Indirect: an attack or riposte that finishes in the opposite line to
        which it was formed.
    Insistence:  forcing an attack through the parry, using strength.
    Italian Grip:  a traditional hilt with finger rings and crossbar.
    Lame':  a metallic vest/jacket used to detect valid touches in foil
        and sabre.
    Line: the main direction of an attack (eg., high/low, inside/outside),
      often equated to the parry that must be made to deflect the attack.
   Lunge:  an attack made by extending the rear leg and landing on the
        bent front leg.
    Mal-parry:  a parry that fails to prevent the attack from landing.
    Maraging:  a special steel used for making blades;  tends to be
        and break more cleanly than conventional steels.
    Match:  the aggregate of bouts between two fencing teams.
    Neunte:  parry #9; blade behind the back, pointing down.
    Octave:  parry #8; blade down and to the outside, wrist supinated.
    Opposition:  an attack or counter-attack in the same line as the
        opponent's blade;  a combined parry and riposte.
    Parry:  a block of the attack, made with one's own blade.
    Passata-sotto:  a lunge made by dropping one hand to the floor.
    Phrase:  a set of related actions and reactions in a fencing
    Piste:  the linear strip on which a fencing bout is fought; approx.
        2m wide and 14m long.
    Pistol Grip:  a modern, orthopaedic grip, shaped vaguely like a small
        pistol;  varieties are known by names such as Belgian, German,
        Russian, and Visconti.
    Plastron: a partial jacket worn for extra protection; typically a
        half-jacket worn under the main jacket on the weapon-arm side of
    Point in Line: also line; an extended arm and blade that threatens
        the opponent.
    Pommel:  a fastener that attaches the grip to the blade.
    Preparation:  the initial phase of an attack, before right-of-way is
    Pressure: an attempt to push the opponent's blade aside or out of
        depending on the opponent's response, the pressure is followed by
        direct or indirect attack.
    Prime:  parry #1;  blade down and to the inside, wrist pronated.
    Priority:  in sabre, the now-superceded rules that decide which fencer
      will be awarded the touch in the event that they both attack
    Prise de Fer:  also taking the blade; an engagement of the blades
        that attempts to control the opponent's weapon.  See: bind,
        croise, envelopment, opposition.
    Quarte:  parry #4;  blade up and to the inside, wrist supinated.
    Quinte:  parry #5;  blade up and to the inside, wrist pronated.
        In sabre, the blade is held above the head to protect from head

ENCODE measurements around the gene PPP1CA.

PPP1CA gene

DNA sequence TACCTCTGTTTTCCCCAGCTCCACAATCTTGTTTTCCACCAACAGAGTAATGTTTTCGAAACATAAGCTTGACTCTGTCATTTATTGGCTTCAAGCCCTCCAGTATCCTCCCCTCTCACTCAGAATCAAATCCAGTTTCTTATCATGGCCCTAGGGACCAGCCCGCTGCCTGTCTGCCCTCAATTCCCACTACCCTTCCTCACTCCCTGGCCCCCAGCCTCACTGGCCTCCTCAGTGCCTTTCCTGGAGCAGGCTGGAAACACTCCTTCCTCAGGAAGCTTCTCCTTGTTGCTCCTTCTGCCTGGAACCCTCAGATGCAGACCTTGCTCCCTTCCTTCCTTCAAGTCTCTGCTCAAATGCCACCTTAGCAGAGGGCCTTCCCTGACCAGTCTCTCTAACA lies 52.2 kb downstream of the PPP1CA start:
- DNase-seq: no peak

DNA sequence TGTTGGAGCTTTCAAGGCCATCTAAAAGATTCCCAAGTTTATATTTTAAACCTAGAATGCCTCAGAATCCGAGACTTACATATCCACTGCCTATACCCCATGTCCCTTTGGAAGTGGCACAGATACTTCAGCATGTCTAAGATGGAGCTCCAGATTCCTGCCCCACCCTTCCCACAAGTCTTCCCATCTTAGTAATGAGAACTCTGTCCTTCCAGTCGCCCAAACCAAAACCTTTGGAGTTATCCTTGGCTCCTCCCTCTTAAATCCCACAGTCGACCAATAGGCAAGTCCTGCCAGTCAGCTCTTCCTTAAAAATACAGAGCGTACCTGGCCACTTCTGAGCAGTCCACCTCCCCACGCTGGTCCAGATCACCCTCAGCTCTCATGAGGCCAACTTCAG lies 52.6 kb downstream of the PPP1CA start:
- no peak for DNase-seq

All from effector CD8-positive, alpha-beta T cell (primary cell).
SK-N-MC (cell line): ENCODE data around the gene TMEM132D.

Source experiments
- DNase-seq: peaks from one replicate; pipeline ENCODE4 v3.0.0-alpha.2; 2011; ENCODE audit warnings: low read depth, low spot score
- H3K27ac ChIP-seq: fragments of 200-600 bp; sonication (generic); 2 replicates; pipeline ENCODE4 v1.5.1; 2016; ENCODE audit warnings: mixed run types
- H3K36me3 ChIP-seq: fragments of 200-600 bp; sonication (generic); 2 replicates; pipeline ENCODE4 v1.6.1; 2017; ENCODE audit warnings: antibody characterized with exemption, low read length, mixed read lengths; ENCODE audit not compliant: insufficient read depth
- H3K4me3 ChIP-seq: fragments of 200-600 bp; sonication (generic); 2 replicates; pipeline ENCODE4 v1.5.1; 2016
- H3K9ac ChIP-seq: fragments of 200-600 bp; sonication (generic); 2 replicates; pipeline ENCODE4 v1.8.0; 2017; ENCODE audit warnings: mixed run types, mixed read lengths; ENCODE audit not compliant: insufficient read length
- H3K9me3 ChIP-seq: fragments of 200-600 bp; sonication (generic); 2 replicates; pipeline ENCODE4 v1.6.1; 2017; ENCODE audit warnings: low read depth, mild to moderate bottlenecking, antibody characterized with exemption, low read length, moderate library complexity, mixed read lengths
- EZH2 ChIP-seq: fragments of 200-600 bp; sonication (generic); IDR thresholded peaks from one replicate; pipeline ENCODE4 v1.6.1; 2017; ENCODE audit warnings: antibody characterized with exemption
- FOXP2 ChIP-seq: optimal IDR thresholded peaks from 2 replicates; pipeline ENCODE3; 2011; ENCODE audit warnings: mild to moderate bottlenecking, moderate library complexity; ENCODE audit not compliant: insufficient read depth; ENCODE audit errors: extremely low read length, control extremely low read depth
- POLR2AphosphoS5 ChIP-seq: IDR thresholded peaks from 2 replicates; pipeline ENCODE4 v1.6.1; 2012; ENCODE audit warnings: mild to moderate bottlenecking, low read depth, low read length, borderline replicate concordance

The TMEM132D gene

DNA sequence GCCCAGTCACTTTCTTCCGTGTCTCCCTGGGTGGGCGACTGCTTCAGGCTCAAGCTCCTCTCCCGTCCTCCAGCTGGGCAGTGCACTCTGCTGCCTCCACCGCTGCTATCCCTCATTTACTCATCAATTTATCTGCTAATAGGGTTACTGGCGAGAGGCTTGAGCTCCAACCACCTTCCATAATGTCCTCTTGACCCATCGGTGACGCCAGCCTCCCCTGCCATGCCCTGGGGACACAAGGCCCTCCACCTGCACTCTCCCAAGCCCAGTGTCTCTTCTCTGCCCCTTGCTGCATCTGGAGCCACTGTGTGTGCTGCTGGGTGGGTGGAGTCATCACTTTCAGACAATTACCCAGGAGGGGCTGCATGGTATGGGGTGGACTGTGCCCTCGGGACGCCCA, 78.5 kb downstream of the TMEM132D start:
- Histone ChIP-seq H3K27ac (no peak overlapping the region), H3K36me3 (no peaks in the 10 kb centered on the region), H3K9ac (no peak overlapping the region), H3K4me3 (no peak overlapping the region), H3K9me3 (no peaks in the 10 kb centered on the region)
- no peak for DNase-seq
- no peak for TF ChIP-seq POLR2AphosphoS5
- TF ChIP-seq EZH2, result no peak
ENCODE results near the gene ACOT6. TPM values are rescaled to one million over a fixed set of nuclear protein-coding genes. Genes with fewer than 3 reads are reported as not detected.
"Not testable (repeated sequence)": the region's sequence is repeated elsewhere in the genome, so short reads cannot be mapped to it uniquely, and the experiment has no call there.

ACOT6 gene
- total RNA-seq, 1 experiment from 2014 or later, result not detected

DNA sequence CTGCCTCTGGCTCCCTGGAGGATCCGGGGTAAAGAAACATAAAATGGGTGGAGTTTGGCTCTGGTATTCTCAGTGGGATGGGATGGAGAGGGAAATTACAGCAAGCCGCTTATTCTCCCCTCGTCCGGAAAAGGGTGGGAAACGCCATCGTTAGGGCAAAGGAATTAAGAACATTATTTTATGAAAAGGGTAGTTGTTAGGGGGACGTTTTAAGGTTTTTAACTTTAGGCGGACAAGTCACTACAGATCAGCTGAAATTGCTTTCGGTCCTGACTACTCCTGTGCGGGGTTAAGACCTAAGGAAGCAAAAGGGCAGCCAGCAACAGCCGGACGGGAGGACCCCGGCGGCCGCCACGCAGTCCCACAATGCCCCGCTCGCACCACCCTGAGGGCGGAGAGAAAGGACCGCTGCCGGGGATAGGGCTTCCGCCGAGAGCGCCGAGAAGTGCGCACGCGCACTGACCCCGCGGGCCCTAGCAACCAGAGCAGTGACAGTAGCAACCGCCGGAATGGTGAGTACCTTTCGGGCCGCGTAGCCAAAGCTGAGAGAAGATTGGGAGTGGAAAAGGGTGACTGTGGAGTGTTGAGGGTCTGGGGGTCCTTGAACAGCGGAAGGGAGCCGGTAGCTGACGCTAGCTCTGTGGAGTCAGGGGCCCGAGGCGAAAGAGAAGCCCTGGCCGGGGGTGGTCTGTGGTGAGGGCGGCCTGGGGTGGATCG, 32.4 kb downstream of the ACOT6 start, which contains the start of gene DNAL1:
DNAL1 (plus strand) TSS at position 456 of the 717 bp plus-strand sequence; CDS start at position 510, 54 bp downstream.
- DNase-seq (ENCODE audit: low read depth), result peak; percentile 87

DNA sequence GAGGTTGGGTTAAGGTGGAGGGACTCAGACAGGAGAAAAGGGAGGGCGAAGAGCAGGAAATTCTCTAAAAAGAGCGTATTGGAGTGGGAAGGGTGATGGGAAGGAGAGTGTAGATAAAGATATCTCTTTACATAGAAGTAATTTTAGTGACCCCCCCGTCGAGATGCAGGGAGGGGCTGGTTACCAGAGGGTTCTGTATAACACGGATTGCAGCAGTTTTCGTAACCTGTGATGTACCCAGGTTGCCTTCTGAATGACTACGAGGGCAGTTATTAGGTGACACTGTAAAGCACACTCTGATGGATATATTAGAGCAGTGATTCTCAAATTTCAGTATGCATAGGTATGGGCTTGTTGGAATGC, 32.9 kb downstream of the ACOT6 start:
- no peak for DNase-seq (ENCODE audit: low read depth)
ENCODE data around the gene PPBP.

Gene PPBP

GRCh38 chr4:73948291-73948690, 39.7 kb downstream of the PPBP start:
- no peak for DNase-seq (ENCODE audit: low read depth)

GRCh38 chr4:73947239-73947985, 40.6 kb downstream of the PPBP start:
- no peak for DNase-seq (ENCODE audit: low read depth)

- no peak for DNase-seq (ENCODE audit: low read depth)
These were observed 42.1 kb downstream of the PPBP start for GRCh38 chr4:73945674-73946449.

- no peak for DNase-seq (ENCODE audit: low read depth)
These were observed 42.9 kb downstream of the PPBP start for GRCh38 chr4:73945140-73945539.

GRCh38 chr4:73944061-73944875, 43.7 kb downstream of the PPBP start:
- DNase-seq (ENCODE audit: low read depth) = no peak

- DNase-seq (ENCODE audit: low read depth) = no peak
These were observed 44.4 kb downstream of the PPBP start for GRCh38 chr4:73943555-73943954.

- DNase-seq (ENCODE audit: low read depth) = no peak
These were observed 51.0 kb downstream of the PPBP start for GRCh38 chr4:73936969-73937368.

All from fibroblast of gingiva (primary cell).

Rapier:  a long, double-edged thrusting sword popular in the 16th-17th
    Red Card:  used to indicate repeated minor rule infractions or a major

        rule infraction by one of the fencers;  results in a point being
        given to the other fencer.
    Redoublement: a new action that follows an attack that missed or
        was parried.
    Remise:  immediate replacement of an attack that missed or was
        parried, without withdrawing the arm.
    Reprise:  renewal of an attack that missed or was parried, after a
        return to en-garde.
    Right-of-way:  rules for awarding the point in the event of a double
        touch in foil or sabre.  (see question 11)
    Riposte:  an attack made immediately after a parry of the opponent's
    Sabre: a fencing weapon with a flat blade and knuckle guard, used with
      cutting or thrusting actions; a military sword popular in the 18th
        to 20th centuries; any single-edged cutting sword used by cavalry.
  Salle:  a fencing hall or club.
    Second Intention: a false action used to draw a response from the
        opponent, which will open the opportunity for the intended
        action that follows.
    Seconde:  parry #2;  blade down and to the outside, wrist pronated.
    Septime:  parry #7;  blade down and to the inside, wrist supinated.
    Simple:  an attack or riposte that involves no feints.
    Simultaneous:  in epee, two hits that arrive within 1/20 - 1/25 s of
        each other.  In foil and sabre, two attacks for which the
        right-of-way is too close to determine.
    Sixte:  parry #6;  blade up and to the outside, wrist supinated.
    Small Sword: also court sword; a light duelling sword popular in the
    Stop Hit:  a counter-attack that hits.
    Three Prong:  a type of epee body wire/connector;  also an
        tip that would snag clothing, to make it easier to detect hits in
        pre-electric era.
    Thrust:  an attack made by moving the sword parallel to its length and
      landing with the point.
    Tierce:  parry #3;  blade up and to the outside, wrist pronated.
    Time Hit:  old name for stop hit with opposition.
    Two Prong:  a type of body-wire/connector, used in foil and sabre.
    Whip-over:  in sabre, a touch that results from the foible of the
        whipping over the opponent's guard or blade when parried.
    Whites:  fencing clothing.
    Yellow Card:  also advertissement, warning;  used to indicate a minor
        rule infraction by one of the fencers.